Despite its use of common Buddhist catchphrases and terminology, this statement cannot really be criticized as being overly idealistic or detached from real experiences. In a podcast on the iTunes channel of The Buddhist Centre Online (which is managed by the Triratna Buddhist Community), Martin Schaurhofer of the Austrian Buddhist Society and Žarko Andrićević, a Chan practitioner from Croatia, detailed how the crisis had become a living reality for European Buddhists and why so many Buddhist organizations at the EBU meeting had agreed with the statement’s wording. Compromises must be hammered out between the moral call for refuge and the need to manage the huge numbers of people in a way that will not cripple European communities and infrastructure. Andrićević said that “they [the Croatian government] decided to help as much as they could,” but in a few days the numbers became overwhelming and they had to transport the refugees to Hungary. For Andrićević, it was the refugees who suffered the most, and he rightly insisted that these people were hungry, exhausted, and uncertain of their future, and not simply strangers disturbing the peace.
Schaurhofer recalled that 40,000 people of various ethnicities had crossed the Austro-Hungarian border to Vienna in September, and in response “a movement of civil society” was organized on Facebook and a concerted effort to offer warm food, water, and clothes to the refugees. He gave the example of a Tibetan group in Vienna that invited refugees to the gompa and gave them food and temporary shelter and “helped them to take care of basic needs before taking them back to the station.” These refugees were headed to Germany, and while Austrians do not face the same kind of pressure as their German neighbors, Schaurhofer provided an excellent example of how Europe’s Buddhists are being directly affected by and actively responding to the aftershocks from the conflagrations in Syria and Iraq.
Of course, domestic constraints and geopolitical realities will force governments to adopt measures and policies that are unable to realize fully the Buddhist call of help for all refugees. But policy is not the responsibility of Buddhism. The obligation for Buddhists across Europe who are engaged in this crisis is to ensure that there is adequate reflection and awareness of the prime importance of empathy before the policymaking process. In this respect some governments have done better than others: the example set by Austria and Germany was extraordinary, while that of Britain appeared confused and flailing, in part due to a fierce and divisive debate about immigration. In addition to deep empathy, generosity needs to be applied practically since it is one of the Six Perfections (paramitas) and of equal priority and urgency as loving-kindness or compassion.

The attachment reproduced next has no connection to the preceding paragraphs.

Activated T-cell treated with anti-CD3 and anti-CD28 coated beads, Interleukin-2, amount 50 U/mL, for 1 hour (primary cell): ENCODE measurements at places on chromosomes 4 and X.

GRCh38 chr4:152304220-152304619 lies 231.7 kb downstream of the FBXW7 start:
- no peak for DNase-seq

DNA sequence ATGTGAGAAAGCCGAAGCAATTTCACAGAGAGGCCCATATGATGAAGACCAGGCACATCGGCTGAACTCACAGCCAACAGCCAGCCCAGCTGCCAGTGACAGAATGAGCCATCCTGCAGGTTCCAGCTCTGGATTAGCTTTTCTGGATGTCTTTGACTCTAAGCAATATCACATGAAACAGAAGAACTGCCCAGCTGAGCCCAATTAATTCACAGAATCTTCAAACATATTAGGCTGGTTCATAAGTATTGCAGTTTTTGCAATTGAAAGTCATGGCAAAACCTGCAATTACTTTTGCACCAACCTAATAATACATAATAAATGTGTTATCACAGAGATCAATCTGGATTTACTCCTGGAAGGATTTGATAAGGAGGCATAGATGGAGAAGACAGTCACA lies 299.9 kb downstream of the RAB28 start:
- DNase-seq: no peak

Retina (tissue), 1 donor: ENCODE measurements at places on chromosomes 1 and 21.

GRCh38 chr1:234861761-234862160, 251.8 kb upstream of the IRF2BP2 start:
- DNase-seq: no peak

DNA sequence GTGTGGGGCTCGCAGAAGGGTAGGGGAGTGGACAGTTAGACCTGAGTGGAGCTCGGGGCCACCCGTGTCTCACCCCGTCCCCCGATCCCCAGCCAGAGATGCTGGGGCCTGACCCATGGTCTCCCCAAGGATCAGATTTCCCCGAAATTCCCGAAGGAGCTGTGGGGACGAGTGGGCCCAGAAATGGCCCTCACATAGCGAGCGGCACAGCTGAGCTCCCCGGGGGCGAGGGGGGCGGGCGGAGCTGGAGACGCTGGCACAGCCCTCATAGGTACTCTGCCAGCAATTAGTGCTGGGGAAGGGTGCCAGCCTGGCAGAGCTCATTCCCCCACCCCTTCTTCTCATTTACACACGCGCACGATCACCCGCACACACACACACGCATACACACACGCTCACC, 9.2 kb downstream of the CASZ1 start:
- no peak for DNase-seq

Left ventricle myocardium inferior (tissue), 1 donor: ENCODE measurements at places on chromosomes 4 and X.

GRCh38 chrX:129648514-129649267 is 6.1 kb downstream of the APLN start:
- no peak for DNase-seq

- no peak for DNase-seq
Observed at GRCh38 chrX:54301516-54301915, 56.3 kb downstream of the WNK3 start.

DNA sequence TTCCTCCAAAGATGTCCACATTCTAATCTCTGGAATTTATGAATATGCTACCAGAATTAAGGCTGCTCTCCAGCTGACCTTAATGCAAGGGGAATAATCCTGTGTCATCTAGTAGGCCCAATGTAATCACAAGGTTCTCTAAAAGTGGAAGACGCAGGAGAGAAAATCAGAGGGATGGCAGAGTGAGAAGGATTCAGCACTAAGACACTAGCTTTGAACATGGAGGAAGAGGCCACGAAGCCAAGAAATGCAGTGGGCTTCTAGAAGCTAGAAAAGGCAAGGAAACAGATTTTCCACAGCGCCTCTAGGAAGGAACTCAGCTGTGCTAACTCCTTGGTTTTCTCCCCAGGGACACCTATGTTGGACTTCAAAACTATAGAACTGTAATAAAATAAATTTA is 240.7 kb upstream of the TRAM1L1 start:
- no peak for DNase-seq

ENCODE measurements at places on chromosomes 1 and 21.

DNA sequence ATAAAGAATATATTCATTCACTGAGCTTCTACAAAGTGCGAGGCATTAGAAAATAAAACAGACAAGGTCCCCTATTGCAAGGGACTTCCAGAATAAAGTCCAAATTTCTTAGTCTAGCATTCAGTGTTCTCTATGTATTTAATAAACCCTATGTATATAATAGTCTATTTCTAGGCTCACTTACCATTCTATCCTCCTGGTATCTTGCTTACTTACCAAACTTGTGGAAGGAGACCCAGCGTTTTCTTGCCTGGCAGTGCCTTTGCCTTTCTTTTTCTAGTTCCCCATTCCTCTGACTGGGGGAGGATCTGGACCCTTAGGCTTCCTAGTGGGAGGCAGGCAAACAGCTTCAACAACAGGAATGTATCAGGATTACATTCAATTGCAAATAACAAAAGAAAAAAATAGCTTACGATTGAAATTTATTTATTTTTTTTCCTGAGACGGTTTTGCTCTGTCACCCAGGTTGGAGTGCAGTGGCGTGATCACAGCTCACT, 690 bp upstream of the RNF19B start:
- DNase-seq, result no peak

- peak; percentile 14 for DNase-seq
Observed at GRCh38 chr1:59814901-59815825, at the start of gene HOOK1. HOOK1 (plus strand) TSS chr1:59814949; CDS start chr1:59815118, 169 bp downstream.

What was particularly interesting was Andrićević’s idea that the refugees’ suffering was “our suffering in the past.” Of course, on the mundane level this simply indicates the hardships and tribulations that characterize human migration, whether we are speaking of the hundreds of thousands of Huguenots that fled France in the early 18th century, the Chinese workers and sailors that built America’s infrastructure during the Qing and Republican periods, or the millions of Jews that fled the Nazi regime.
But at a more classically Buddhist level, shared suffering is not simply a moral or historical fact—it is a metaphysical one. In countless past lives, we have suffered the same crushing anxiety that eats away at our hopes for survival or our children’s future. We have seen real terror and despair: family and friends shot, stabbed, maimed, and taken away. We have stared powerlessly at the cold and humiliating sneer of the border officer who threatens to arrest us unless we turn back in the direction from which we have fled. We have all been actual refugees at some point in the cosmic past, and even if we have no memory of such past lives we are all still figurative refugees floating helplessly in the sea of samsara. One way or another, we are all in the same boat and we need the Buddha to guide us to safe and tranquil shores.